In February 2001, my father was hospitalised in Vancouver during a visit. By the time I got there, he was unconscious and remained so until his last breath. For a man to whom serious illness was a stranger, it was surprising that the pneumonia got the better of him and he never came out of it. By sheer chance I discovered a book, Peace, Love and Healing by Dr Bernie Siegel MD, lying on his bookshelf. 

This experience, and Dr Siegel’s book, helped me start a journey into the inquiry of illness and well-being. Since then, I have attended several wellness programmes; read several authors and have held lengthy discussions with friends and family. Although I don’t believe in playing doctor, I realise we need to focus on what is within our control. Below, I have attempted sharing my learnings from this journey through the insights of three authors.

The Body-Mind Connection 

Dr Bernie Siegel is a retired cancer surgeon who set up Exceptional Cancer Patients (ECAP) group in the US. Although an oncologist by background, he dwelt on illness in general.  According to him, “Illness is one of the ways we are reminded when we deviate from our personal blueprint and if we view disease this way we can open ourselves to resurrection, for a disease may serve as a re-direction or a reset button.” 

Dr Siegel championed the case for healing as distinct from curing. In building the case for healing, he suggests the need to view the body and mind as one integrated system. He provides research as well as anecdotal evidence on how the mind can contribute to the healing process. Citing the example of clinical trials, about one-third or more of people treated with placebos show positive results. A placebo is just a sugar pill but placebos work because of changes precipitated by the mind. He provides scientific evidence to show how the mind can be used to direct healing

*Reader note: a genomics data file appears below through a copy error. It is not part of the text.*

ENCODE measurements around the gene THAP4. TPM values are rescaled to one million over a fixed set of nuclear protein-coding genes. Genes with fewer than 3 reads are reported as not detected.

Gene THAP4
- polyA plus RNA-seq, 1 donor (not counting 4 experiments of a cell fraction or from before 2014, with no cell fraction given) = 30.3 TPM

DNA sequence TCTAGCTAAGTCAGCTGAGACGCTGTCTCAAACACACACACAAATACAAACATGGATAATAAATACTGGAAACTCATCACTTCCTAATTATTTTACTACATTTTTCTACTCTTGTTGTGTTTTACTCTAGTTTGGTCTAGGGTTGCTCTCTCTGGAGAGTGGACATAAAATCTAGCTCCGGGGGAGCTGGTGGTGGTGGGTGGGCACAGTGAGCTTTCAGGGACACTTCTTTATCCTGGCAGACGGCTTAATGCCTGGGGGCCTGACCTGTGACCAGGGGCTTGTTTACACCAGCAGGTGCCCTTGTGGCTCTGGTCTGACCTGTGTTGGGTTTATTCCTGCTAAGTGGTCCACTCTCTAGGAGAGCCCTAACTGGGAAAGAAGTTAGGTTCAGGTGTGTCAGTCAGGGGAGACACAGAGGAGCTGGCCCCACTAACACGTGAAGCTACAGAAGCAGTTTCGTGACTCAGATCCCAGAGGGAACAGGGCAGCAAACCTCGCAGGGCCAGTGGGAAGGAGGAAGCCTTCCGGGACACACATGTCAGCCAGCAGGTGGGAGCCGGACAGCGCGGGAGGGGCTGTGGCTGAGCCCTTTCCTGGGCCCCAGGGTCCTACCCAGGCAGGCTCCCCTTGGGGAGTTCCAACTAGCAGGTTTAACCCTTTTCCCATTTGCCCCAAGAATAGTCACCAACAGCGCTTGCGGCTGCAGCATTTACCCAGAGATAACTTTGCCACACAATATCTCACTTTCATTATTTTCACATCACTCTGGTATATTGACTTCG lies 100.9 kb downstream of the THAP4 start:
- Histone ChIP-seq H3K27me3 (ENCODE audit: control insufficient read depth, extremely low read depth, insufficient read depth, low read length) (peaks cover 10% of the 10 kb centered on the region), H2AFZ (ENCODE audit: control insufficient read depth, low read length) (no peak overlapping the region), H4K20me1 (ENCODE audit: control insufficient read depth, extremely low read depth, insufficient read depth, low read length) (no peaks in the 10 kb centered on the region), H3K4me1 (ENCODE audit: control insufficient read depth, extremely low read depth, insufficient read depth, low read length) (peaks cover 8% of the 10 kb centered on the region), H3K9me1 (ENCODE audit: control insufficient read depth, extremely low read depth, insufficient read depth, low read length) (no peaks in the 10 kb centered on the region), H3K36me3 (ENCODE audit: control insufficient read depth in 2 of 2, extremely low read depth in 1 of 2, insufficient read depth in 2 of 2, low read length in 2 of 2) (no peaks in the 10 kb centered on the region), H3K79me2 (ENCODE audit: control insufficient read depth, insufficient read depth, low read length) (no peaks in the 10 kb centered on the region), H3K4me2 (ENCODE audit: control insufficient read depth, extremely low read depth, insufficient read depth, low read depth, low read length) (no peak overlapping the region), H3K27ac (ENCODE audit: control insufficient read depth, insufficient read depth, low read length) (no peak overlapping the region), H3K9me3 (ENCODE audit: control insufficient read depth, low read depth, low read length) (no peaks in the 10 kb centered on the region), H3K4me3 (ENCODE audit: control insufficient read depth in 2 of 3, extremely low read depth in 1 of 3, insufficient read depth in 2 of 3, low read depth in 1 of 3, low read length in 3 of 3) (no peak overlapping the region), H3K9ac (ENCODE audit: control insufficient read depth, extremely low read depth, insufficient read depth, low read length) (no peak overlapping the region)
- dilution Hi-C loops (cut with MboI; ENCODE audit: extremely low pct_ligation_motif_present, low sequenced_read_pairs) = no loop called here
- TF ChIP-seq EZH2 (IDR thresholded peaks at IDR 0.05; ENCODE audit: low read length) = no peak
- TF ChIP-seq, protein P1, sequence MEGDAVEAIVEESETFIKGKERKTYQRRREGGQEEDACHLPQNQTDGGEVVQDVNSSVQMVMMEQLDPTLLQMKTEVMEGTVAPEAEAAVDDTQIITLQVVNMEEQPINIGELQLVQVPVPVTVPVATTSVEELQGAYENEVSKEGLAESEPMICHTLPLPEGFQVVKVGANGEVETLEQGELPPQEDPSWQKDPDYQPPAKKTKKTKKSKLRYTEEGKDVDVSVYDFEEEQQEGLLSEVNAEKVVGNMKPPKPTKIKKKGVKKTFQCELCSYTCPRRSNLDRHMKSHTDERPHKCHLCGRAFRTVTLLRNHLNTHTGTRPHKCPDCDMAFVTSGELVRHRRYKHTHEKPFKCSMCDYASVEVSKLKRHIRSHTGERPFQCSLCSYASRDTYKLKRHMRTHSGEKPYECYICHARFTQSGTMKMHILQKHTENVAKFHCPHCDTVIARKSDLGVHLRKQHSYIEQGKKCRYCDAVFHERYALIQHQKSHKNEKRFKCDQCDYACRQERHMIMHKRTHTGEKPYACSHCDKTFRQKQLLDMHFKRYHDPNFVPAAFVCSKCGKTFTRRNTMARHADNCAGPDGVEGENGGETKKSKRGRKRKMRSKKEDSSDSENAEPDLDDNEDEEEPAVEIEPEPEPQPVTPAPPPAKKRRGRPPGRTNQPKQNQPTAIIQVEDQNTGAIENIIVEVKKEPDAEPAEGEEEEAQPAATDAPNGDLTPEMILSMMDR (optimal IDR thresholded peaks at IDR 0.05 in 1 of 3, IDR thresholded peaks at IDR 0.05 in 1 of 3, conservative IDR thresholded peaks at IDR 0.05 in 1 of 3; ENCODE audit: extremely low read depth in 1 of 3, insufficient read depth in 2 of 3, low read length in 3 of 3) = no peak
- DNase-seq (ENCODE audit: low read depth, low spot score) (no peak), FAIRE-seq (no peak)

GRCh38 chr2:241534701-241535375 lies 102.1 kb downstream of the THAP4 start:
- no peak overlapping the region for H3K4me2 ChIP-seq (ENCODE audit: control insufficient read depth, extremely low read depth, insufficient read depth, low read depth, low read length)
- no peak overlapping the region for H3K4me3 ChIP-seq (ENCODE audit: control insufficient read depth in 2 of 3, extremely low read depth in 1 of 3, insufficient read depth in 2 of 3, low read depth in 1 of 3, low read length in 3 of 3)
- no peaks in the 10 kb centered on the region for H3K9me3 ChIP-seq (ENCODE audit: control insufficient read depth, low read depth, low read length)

Getting to the Bottom

Although Dr Siegel’s book is enlightening, it falls short on revealing those human actions that lead to illness in the first place. I got many answers on reading Toxemia by Dr John Tilden, MD, who passed away in 1940. In the latter half of his career, Dr Tilden turned his back on the medical profession and took a position opposing modern medicine.

Although I do not accept Dr Tilden’s opposition to medical interventions, his work serves as a primer for prevention and seen through this lens, his work makes remarkable sense.

He arrived at a simple explanation for the cause of all disease. According to him, there is only one disease, which is “Toxemia”, and all illnesses, be it a cold, constipation, arthritis or cancer, are different manifestations of the same disease but reflect different levels of toxin build-up.

According to Dr Tilden, “In the process of tissue building there is cell building, anabolism and cell destruction, catabolism. The broken down tissue is toxic and when nerve energy is normal, it is eliminated from the blood as fast as evolved. When nerve energy is dissipated from any cause, physical or mental, the body becomes enervated, when enervated (toxin) elimination is checked, causing a retention of toxin in the blood or Toxemia which will continue until nerve energy is restored by removing the causes.” So-called disease is nature’s effort at eliminating toxin from the blood” which echoes Dr Siegel’s views.